Category Archives: Operating Systems

Setting up HiveOS on ESXi 6.7 guest using GPU passthrough

This guide is to give a quick overview on how to setup HiveOS on ESXi 6.7 using PCI passthrough to setup a GPU. This guide assumes that you have an ESXi 6.7 (or higher) setup working. In this case I have the limitation of using vmklinux driver to power up my AMD Ryzen setup, so I cannot upgrade to ESXi 7 without acquiring a new NIC.

Also, this test was done only with a ZOTAC RTX 3070 but all the cards should work exactly the same way. Not sure about PCI passthrough limitations on VMware but in this case it’s only one GPU, so YMMV. I’m using the free version.

This guide is specific to the deployment of HiveOS, however this can be leveraged for other workloads that you might want to virtualize such as Tensorflow. This won’t cover GPU performance tuning, underclocking, etc. as I don’t have the proper experience with HiveOS and mining. No performance should be lost using DirectPath I/O but I’m unsure if this actually true as I didn’t test this device on a non virtualized environment (yet!). However, seems like common consensus about this card is around the same output as the one I’m getting (61.90 MH/s).

Step 1:  Download HiveOS
Once you download it the format will be on an .img file and you’ll need to convert it to VMDK. I used Starwind V2V converter for this task.

After converting it I had an issue after I tried to attach it to a VM, so I had to clone the disk inside of ESXi to make it work. (I also tried to upload it from VMware Workstation without success).

For doing this, upload the .vmdk file to your datastore and enable SSH on your ESXi host.


vmkfstools -i /vmfs/volumes/datastore/filename.vmdk /vmfs/volumes/datastore/newfilename.vmdk


[root@homelab:~] vmkfstools -i /vmfs/volumes/datastore-hdd-1/hiveos1/[email protected] /vmfs/volumes

Once this is completed after few minutes depending on your SSD/HDD, the clone will finish and you should be able to assign this drive to a VM HD.

Step 2: Setup your PCI device as passthrough
Make sure that your passthrough status looks as active. If its inactive, click on the upper button “Toggle passthrough”.

This step requires a reboot of the ESXi host.

Step 3: Customize your VM

First, expand memory and check the Reserve all guest memory (all locked) option.

Assign the PCI devices to the VM. Not sure if the sound is required (best guess is not) but I added it anyway.

Click on Add other device -> PCI device a couple of times and then assign both devices that come from your NVIDIA GPU.

After this, go to VM options -> Advanced -> Edit configuration and make sure this settings are in place (or set them if not).

svga.guestBackedPrimaryAware = TRUE
svga.present = TRUE
hypervisor.cpuid.v0 = "FALSE"

Please note that if any of this settings is not in place (specially the last one), the VM won’t be able to utilize the CUDA cores as it will complain about “invalid device ordinal”.

Step 4: Setup HiveOS

You should be all set to boot  your VM and do a regular HiveOS install. You need to go to HiveOS website and create a worker, you’ll acquire a worker ID and password which you need to setup on your VM.

After that you need to create a “Flight Sheet” if you don’t have one already. Personally I used PhoenixMiner as Ethminer pool wasn’t working at the time I wrote this guide.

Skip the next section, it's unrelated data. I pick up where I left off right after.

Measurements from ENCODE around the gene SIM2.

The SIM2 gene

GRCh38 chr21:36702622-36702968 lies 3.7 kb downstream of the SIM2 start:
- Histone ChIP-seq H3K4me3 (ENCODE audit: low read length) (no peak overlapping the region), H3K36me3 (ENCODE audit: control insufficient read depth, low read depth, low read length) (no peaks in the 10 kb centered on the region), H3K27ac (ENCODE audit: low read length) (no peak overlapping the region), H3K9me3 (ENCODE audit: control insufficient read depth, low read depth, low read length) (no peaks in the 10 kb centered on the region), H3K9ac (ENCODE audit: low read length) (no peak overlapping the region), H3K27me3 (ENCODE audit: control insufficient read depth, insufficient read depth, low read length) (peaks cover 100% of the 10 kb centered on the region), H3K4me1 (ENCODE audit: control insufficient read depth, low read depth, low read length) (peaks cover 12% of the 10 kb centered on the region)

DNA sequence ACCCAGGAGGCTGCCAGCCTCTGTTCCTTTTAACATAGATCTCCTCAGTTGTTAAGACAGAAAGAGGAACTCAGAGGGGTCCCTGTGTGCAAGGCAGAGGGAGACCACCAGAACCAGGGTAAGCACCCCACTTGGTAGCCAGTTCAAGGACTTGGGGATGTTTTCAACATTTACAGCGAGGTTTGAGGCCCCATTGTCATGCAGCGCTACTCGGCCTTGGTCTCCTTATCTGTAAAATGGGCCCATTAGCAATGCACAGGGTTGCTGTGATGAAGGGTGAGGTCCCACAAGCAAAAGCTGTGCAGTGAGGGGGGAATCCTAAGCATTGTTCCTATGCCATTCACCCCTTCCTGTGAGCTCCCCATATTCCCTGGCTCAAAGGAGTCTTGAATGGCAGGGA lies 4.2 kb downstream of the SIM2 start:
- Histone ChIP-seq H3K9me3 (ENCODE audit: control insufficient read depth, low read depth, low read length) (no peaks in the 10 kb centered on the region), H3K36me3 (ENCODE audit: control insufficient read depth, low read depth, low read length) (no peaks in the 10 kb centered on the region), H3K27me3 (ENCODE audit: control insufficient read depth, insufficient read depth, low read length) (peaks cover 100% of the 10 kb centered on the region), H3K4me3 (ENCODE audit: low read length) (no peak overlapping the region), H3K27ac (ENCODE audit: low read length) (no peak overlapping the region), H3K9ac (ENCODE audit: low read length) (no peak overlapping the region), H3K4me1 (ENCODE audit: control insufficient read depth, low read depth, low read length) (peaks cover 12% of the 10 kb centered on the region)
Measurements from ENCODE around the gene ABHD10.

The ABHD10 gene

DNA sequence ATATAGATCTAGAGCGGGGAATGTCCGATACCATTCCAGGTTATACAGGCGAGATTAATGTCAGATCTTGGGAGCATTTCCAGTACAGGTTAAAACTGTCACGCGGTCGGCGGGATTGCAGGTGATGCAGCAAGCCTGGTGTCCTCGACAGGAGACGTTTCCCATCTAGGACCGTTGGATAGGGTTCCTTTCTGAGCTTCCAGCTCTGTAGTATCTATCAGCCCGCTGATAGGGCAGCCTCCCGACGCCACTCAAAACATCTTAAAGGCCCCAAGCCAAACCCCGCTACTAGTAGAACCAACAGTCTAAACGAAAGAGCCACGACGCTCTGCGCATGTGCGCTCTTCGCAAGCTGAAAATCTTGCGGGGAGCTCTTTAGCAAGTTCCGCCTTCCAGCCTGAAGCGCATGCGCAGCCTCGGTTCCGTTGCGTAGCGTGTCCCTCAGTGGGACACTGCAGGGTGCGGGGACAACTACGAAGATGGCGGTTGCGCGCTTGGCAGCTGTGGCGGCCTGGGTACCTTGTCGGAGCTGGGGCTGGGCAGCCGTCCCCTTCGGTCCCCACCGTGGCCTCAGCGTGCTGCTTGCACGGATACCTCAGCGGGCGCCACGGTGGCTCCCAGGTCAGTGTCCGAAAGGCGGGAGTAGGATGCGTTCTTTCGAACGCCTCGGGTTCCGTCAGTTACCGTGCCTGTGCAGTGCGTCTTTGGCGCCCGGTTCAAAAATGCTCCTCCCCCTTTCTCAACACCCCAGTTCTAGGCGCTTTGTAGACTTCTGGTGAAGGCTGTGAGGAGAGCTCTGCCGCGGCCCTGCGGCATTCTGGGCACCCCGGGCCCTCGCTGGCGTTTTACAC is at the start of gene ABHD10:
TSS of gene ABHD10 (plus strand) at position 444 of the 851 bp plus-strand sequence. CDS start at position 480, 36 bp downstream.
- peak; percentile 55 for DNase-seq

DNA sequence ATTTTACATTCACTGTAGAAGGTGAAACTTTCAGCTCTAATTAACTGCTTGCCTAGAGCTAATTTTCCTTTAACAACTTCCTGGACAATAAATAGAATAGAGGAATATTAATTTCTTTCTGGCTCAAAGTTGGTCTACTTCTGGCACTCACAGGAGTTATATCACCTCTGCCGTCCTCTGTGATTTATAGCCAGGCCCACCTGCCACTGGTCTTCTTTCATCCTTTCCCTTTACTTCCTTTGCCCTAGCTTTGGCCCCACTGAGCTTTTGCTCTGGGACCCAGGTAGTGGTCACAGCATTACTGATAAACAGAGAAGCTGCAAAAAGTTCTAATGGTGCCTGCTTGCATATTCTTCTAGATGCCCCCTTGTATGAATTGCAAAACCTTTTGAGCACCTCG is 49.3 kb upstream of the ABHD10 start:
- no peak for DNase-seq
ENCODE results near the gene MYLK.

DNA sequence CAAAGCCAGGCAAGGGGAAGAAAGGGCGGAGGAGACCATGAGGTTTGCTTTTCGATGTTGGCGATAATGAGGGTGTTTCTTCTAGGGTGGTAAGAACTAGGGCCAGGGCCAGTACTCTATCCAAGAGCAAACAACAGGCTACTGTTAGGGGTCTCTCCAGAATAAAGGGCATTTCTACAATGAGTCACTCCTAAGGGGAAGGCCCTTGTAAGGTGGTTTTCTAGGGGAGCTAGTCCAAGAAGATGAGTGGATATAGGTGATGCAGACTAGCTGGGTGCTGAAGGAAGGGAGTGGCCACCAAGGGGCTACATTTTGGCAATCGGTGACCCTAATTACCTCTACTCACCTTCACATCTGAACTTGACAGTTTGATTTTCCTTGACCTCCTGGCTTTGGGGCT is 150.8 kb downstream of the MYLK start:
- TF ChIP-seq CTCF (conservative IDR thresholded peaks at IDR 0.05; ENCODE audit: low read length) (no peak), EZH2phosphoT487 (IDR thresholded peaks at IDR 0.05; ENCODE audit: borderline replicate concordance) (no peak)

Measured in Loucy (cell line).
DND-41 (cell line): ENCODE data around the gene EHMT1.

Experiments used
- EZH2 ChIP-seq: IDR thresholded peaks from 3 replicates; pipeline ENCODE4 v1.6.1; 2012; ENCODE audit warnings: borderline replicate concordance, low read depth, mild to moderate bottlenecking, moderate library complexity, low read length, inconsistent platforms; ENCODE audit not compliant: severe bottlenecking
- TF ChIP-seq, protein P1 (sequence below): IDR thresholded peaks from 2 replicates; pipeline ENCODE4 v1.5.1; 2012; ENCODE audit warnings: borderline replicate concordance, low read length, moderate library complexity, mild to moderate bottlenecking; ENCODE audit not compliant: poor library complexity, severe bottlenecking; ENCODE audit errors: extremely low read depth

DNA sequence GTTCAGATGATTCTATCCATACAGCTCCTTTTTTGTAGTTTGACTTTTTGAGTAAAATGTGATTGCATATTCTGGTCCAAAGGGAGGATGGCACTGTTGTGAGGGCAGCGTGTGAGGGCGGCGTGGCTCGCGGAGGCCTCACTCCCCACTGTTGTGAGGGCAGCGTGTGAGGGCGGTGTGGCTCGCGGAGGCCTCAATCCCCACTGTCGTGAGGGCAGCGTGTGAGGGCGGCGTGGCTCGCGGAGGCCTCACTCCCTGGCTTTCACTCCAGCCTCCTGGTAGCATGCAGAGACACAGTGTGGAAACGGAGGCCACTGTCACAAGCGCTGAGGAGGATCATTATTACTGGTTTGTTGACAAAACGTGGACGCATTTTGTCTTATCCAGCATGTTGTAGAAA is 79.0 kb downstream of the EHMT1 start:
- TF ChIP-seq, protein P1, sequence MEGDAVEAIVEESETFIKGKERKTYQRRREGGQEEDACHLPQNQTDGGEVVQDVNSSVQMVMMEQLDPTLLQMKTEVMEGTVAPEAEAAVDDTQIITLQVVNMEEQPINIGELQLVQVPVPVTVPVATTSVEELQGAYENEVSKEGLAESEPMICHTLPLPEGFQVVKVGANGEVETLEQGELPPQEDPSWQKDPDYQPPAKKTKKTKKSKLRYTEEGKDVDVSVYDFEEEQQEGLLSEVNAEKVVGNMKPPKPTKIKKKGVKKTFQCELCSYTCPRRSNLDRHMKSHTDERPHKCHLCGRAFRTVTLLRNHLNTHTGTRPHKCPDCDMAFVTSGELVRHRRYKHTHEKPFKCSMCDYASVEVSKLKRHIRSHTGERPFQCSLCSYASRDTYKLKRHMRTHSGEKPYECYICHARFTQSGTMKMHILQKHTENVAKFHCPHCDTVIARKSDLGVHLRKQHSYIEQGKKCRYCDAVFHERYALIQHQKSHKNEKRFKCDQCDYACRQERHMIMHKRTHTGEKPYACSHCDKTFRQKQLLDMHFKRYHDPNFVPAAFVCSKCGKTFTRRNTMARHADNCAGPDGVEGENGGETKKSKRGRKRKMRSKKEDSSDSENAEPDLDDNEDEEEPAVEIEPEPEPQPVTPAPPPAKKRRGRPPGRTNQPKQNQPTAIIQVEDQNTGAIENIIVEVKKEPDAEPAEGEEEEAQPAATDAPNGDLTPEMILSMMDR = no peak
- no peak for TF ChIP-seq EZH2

This should be how it looks like after:

Now you can overclock as you like, without any modification it was doing 51 MH/s (having a 214w consumption) in average, after a little bit of tweaking and trying to be more efficient, I was able to get an average of 61.90 MH/s (125w consumption). But with this YMMV.

As always, feel free to reach out in case you have any question regarding this setup and I’ll try to answer.

Convert to RHEL from CentOS using Convert2RHEL

Hi everyone – It’s been a while since my last post and basically my situation is the following ben using CentOS 7 for a while at home and at some point on 2020 I did upgrade to CentOS 8 which probably I should have done a post about it is a more complex activity but well, I didn’t (yet).

Given the recent news of CentOS not following their standard cadence and moving away from what enterprise Linux is to CentOS Stream, you might want to move some workloads from CentOS to something with long-term support.

As you might know if you’re here, that includes Oracle Linux and the upcoming Rocky Linux (which first release is expected by end of March 2021) for some sort of easy conversion without re-deployment. Ubuntu is also trying to push new users towards their platform but that’s a bigger leap, specially for enterprise or to users that are not familiar with Debian derivatives.

Before doing any of this, please have the following considerations:

  • Convert2RHEL is currently unsupported by Red Hat;
  • Conversion on UEFI systems is not officially supported as there is an open bug on it, but I do address how to prevent (or how to fix) the issue below.
  • This should work on CentOS 6 as well, but this is something I did not test and as it is EOL, I won’t address it here.
  • Having a working backup of the server and that you have the means to restore it. Personally, I use ESXi so I’ll just take an snapshot;
  • Having a valid Red Hat subscriptions. You can obtain a free one thru the developer program here. They offer 16 VM’s which should be sufficient for most of home lab environments.
  • Perform a yum/dnf update to latest version before starting.
For CentOS 8:
# dnf install -y

For CentOS 7:
# dnf install -y

Initialize conversion:
# convert2rhel --username your_RHSM_account

At this point you’ll be asked to accept the EULA and to confirm a few times about moving forward with the conversion until you’re asked about your RHSM information and you need to select the subscription number which you want to utilize for this (it means the number on top of the subscription information, this is not the pool id!).